26. Öhman, K., & Lämås, T. (2005). Reducing forest fragmentation in long-term forest planning by using the shape index. Forest Ecology and Management, 212(1), 346–357.CrossRefGoogle Scholar
  27. Öhman, K., & Wikström, P. (2008). Incorporating aspects of habitat fragmentation into long-term forest planning using mixed integer programming. Forest Ecology and Management, 255(3), 440–446.CrossRefGoogle Scholar
  28. Öhman, K., Pukkala, T., et al. (2002). Spatial optimisation in forest planning: A review of recent swedish research. Multi-objective forest planning (Vol. 6, pp. 153–172).Google Scholar
  29. Paradis, G., & Richards. E. (2001). Flg: A forest landscape generator. CORS-SCRO Bulletin, 35(3), 28–31.Google Scholar
  30. Rebain, S., & McDill, M. E. (2003a). Can mature patch constraints mitigate the fragmenting effects of harvest opening size restrictions? International Transactions in Operational Research, 10(5), 499–513.CrossRefGoogle Scholar
  31. Rebain, S., & McDill, M. E. (2003b). A mixed-integer formulation of the minimum patch size problem. Forest Science, 49(4), 608–618.Google Scholar
  32. Saura, S., & Pascual-Hortal, L. (2007). A new habitat availability index to integrate connectivity in landscape conservation planning: Comparison with existing indices and application to a case study. Landscape and Urban Planning, 83(2), 91–103.CrossRefGoogle Scholar
  33. Tóth, S. F., McDill, M. E., & Rebain, S. (2006). Finding the efficient frontier of a bi-criteria, spatially explicit, harvest scheduling problem. Forest Science, 52(1), 93–107.Google Scholar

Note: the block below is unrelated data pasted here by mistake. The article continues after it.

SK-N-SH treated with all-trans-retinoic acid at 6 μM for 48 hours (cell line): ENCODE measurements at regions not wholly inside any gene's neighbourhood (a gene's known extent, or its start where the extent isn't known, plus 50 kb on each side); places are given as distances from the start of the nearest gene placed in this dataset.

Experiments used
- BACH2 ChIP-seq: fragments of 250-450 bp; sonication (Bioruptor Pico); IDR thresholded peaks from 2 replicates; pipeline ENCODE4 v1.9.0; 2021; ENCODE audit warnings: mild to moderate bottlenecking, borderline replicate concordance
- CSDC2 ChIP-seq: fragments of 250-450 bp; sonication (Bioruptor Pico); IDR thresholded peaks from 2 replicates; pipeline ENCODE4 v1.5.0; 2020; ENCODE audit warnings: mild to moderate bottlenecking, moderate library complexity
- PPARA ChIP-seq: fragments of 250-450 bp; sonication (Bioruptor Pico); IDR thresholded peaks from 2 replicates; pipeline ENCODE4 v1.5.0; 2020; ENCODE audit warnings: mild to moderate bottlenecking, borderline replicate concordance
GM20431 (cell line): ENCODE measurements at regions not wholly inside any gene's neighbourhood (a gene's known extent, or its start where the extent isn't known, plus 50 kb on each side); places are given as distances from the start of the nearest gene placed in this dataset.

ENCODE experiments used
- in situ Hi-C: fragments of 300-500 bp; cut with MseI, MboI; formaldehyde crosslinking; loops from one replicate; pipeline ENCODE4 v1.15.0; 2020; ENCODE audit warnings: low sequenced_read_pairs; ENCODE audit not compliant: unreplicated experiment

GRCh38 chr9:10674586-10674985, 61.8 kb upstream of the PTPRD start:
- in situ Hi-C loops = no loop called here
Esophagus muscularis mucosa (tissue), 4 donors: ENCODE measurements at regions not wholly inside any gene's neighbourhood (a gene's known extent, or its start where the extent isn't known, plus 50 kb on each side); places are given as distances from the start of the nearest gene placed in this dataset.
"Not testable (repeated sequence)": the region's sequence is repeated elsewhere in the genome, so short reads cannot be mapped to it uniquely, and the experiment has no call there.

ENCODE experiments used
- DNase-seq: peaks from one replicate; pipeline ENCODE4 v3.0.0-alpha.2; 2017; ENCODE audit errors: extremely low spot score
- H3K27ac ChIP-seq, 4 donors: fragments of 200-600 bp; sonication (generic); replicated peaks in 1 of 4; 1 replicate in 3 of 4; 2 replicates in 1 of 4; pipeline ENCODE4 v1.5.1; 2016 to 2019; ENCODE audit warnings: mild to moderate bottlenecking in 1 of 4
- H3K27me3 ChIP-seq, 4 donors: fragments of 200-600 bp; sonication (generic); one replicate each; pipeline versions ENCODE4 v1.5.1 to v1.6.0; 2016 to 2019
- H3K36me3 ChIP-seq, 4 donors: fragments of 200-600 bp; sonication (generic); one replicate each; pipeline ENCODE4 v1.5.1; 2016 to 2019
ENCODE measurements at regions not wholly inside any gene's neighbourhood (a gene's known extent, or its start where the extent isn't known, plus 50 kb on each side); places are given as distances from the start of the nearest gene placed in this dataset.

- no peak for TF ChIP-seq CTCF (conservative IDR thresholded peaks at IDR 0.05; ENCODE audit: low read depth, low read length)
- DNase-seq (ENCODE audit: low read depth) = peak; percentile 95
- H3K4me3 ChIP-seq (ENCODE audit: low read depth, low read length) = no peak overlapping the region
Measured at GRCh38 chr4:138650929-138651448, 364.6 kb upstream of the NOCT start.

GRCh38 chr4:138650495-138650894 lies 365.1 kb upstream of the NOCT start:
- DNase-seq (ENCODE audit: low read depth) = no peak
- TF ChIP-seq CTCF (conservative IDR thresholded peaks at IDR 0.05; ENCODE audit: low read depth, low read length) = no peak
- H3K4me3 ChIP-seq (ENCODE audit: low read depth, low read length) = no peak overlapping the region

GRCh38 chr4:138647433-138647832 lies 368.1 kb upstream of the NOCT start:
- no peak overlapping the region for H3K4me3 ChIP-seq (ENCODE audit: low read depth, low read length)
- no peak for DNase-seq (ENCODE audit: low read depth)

34. Vielma, J. P., Murray, A. T., Ryan, D. M., & Weintraub, A. (2007). Improving computational capabilities for addressing volume constraints in forest harvest scheduling problems. European Journal of Operational Research, 176(2), 1246–1264.CrossRefGoogle Scholar
  35. Wei, Y., & Hoganson, H. M. (2007). Scheduling forest core area production using mixed integer programming. Canadian Journal of Forest Research, 37(10), 1924–1932.CrossRefGoogle Scholar
  36. Wei, Y., & Hoganson, H. M. (2008). Tests of a dynamic programming-based heuristic for scheduling forest core area production over large landscapes. Forest Science, 54(3), 367–380.Google Scholar
  37. Wentz, E. A. (2000). A shape definition for geographic applications based on edge, elongation, and perforation. Geographical Analysis, 32(2), 95–112.CrossRefGoogle Scholar
  38. Xia, L. (1996). Technical note: A method to improve classification with shape information. International Journal of Remote Sensing, 17(8), 1473–1481.CrossRefGoogle Scholar
  39. Yoshimoto, A., & Brodie, J. D. (1994). Comparative analysis of algorithms to generate adjacency constraints. Canadian Journal of Forest Research, 24(6), 1277–1288.CrossRefGoogle Scholar
  40. Zhang, H., Constantino, M., & Falcão, A. (2011). Modeling forest core area with integer programming. Annals of Operations Research, 190(1), 41–55.CrossRefGoogle Scholar

Copyright information

© Springer Science+Business Media New York 2016

Authors and Affiliations

  • Teresa Neto
    • 1
  • Miguel Constantino
    • 2
  • Isabel Martins
    • 3
  • João Pedro Pedroso
    • 4
  1. 1.Escola Superior de Tecnologia e Gestão de ViseuInstituto Politécnico de ViseuViseuPortugal
  2. 2.Centro de Matemática, Aplicações Fundamentais e Investigação Operacional, Faculdade de CiênciasUniversidade de LisboaLisbonPortugal
  3. 3.Centro de Matemática, Aplicações Fundamentais e Investigação Operacional, Instituto Superior de AgronomiaUniversidade de LisboaLisbonPortugal
  4. 4.INESC TEC and Faculdade de CiênciasUniversidade do PortoPortoPortugal

Personalised recommendations